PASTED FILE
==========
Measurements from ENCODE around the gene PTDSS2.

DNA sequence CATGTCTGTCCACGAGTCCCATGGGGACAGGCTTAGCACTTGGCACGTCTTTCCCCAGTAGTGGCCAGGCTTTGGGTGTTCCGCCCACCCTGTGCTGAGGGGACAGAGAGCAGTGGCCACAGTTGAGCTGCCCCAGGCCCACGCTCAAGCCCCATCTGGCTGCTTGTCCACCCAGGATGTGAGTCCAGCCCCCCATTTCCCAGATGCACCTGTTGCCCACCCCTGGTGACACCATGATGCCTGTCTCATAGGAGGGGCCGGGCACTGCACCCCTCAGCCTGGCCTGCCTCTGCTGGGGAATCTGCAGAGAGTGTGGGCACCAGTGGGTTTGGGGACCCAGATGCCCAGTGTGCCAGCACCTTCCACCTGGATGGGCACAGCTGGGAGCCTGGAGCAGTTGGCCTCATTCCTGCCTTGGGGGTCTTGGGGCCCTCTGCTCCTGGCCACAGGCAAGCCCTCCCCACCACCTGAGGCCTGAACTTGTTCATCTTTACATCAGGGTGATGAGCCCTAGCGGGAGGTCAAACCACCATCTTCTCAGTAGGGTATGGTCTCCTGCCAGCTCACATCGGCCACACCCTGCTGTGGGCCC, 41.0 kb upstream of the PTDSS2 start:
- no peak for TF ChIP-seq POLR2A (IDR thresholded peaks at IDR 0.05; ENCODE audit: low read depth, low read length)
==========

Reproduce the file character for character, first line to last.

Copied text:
Measurements from ENCODE around the gene PTDSS2.

DNA sequence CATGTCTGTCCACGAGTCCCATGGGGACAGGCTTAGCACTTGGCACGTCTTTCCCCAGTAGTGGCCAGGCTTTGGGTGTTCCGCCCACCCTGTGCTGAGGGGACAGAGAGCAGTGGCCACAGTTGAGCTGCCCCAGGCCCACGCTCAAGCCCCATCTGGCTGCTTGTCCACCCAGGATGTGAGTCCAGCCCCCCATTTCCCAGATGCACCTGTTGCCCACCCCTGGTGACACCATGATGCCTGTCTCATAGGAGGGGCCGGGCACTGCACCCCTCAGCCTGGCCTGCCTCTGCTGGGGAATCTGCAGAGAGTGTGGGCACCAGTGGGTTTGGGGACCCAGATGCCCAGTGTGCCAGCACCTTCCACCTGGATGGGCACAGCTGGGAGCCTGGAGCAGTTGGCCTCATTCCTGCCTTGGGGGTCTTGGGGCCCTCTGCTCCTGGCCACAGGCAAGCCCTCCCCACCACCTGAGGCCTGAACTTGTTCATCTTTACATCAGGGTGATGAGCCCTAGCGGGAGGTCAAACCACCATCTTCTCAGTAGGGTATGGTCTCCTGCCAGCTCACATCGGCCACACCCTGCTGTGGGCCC, 41.0 kb upstream of the PTDSS2 start:
- no peak for TF ChIP-seq POLR2A (IDR thresholded peaks at IDR 0.05; ENCODE audit: low read depth, low read length)